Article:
Over on the LonelyPlanet forums lavidaloca44 discovered a couple of articles about the emerging opening of Cuba to American tourists that seem to indicate Americans aren’t as interested in visiting this particular Caribbean island as might have been expected.
- Current U.S. Interest in Cuba Travel Is a Trickle Rather Than a Wave
- Cuba: Ricky Ricardo Doesn’t Live Here Anymore
The first article is essentially a trend analysis that studies how Americans are researching travel to Cuba before and after the announcement that restrictions would begin to be lifted.
The second is a first-hand account of a visit to Cuba from a academic professional who recently visited.
While commenters on LonelyPlanet have some questions about the trends, their comments about the first-hand account are more pointed, and are largely echoed in the comments section on the article itself.
Thanks for pointing out this juvenile report by a ‘nother novice who seems to know it all after one trip to Cuba. ~cubanwaters
I learnt 2 things from reading the linked article – that I needlessly lost 10 minutes of my life and secondly PhD’s are clearly given away in the US. ~johnabbotsford
you won’t know Cuba and Cuban people in just few days … I will never pretend I know US just because I have been there for months and many times! ~Tatiana Cmm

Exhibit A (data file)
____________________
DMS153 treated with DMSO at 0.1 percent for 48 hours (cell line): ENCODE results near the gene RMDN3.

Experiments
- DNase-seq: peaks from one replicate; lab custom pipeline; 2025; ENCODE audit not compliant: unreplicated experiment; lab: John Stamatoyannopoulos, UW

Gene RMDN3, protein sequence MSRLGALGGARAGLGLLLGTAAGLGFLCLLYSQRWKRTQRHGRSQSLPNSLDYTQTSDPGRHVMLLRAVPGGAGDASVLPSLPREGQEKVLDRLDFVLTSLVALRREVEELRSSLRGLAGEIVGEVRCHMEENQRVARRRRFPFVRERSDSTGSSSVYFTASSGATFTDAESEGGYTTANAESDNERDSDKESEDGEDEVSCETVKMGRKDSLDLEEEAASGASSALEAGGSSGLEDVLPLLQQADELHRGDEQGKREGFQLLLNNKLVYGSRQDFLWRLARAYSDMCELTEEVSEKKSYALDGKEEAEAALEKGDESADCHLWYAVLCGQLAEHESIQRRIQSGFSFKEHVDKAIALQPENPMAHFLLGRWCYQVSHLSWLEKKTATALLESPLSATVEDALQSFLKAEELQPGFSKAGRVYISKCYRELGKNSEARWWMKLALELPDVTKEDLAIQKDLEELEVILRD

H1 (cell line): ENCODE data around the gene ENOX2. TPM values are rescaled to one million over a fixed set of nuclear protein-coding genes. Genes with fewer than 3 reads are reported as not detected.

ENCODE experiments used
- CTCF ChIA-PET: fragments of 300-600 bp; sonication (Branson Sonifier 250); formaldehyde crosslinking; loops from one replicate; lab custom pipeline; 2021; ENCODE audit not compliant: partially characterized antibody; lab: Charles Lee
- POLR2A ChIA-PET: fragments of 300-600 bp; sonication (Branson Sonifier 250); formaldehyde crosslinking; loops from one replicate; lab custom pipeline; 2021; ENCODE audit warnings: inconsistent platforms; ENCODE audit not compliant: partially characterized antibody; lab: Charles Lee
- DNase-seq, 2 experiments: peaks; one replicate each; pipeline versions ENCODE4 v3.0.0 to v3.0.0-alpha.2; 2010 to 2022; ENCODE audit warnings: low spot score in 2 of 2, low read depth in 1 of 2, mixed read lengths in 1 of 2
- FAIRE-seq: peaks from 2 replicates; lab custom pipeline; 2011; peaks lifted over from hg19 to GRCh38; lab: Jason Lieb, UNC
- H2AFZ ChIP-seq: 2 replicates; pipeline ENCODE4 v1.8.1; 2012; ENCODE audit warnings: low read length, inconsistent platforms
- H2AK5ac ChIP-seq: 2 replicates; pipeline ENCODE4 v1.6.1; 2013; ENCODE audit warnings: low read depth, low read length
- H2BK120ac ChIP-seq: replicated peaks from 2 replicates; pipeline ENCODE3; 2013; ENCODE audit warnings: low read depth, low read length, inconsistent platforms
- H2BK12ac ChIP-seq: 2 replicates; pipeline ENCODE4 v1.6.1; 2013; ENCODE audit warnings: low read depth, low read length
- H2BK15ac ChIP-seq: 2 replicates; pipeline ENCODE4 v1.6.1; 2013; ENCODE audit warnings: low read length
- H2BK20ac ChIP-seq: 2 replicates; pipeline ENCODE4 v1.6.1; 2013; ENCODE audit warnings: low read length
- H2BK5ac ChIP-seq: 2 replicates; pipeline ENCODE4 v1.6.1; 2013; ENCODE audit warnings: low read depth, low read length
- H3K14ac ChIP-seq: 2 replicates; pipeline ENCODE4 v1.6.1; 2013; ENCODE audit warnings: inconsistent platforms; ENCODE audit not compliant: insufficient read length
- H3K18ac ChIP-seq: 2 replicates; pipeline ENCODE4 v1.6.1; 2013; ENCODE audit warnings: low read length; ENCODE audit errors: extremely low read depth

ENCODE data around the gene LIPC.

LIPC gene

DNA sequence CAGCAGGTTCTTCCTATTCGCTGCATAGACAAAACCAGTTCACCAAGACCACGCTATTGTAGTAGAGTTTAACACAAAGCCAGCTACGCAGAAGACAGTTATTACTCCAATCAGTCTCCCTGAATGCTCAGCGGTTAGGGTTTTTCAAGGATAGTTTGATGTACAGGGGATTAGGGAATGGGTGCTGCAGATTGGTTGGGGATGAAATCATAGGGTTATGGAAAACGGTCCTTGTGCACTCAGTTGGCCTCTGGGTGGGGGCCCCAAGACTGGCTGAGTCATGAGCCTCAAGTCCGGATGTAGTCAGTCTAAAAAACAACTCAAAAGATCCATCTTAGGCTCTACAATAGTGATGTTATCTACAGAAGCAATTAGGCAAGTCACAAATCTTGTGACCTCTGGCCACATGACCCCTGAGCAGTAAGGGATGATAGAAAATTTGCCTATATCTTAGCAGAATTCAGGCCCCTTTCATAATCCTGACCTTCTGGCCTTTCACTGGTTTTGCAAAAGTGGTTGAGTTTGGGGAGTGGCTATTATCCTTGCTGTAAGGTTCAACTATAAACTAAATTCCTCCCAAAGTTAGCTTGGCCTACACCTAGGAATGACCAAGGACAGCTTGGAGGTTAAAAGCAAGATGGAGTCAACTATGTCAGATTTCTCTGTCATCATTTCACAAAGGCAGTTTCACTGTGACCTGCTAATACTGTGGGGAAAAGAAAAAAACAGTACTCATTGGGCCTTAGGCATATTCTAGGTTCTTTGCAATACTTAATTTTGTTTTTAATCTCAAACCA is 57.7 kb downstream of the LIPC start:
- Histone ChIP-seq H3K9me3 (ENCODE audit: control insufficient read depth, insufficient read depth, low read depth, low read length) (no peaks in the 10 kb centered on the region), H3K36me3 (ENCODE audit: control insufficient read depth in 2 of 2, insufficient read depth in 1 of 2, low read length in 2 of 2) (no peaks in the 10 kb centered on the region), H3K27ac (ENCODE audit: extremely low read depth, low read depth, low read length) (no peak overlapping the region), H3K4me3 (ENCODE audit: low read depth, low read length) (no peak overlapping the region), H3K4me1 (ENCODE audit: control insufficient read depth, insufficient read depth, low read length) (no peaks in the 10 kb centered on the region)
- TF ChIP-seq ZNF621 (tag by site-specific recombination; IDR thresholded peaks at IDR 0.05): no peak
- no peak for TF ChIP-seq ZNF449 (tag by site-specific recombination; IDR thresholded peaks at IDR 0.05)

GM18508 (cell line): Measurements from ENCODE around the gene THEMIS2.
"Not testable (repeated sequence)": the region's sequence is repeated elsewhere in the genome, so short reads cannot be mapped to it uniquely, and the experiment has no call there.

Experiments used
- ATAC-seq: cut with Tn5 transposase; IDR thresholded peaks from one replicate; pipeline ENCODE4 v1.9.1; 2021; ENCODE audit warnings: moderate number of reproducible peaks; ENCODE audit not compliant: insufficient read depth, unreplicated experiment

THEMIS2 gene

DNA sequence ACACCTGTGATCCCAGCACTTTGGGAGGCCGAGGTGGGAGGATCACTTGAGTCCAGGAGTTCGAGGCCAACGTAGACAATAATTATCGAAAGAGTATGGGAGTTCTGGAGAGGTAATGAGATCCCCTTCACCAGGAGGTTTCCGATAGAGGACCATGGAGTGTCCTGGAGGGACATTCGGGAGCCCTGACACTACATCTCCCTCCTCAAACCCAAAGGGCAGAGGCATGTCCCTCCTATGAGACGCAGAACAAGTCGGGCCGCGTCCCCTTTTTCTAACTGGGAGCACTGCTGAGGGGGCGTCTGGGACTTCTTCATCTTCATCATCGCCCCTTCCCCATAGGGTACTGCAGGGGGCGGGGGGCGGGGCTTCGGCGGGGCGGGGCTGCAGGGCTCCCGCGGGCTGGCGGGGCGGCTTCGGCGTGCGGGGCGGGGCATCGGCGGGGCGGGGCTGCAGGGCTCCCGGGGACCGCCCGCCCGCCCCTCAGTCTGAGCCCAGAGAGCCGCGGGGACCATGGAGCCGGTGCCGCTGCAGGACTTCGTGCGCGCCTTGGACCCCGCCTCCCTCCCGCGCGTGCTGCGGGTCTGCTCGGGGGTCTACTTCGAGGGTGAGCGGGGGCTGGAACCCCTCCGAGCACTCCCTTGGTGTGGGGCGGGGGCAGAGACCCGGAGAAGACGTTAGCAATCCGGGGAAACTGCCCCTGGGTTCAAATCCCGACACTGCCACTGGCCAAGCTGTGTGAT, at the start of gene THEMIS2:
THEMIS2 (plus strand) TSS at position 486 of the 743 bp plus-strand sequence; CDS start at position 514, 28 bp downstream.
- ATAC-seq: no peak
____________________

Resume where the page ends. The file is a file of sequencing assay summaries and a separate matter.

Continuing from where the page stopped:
Personally, I think the commentors are being a bit hard on Elinor Robin, the woman who wrote the trip report piece. Is she a little judgemental? Sure. Take for example this quote from the article:
What will happen if/when the current regime falls is anyone’s guess. Who will be the next greedy power to step in? How will these people, who have never exercised self-determination, know what to do or how to do it China is already moving in. As I see it, if the U.S. does not get involved in Cuba, China will eventually take over.
Still, I’d rather read a report in which someone shares what they really thought about a location, rather than some watered down tripe.
Even if some of those thoughts come across as demeaning.
To the point of the trend analysis; I wonder if this is simply a short-term trend resulting from the fact that travel to Cuba isn’t really “open” yet, or is there something more pervasive going on here?
How many Americans who don’t have family in Cuba really care about visiting this particular Caribbean island? When selecting a tropical vacation destination, how many would choose an exotic but likely less comfortable trip over an all-inclusive resort?
Now, throw in some tours to the Bay of Pigs and a former Russian missle site and you might up the interest.
What do you think? If Cuba is fully opened up to American tourists will Americans flock to the island? Or will the vast majority of Americans prefer tropical vacations with all of the modern conveniences?
Read the LonelyPlanet thread in its entirety: Cuba not as popular with Americans as Expected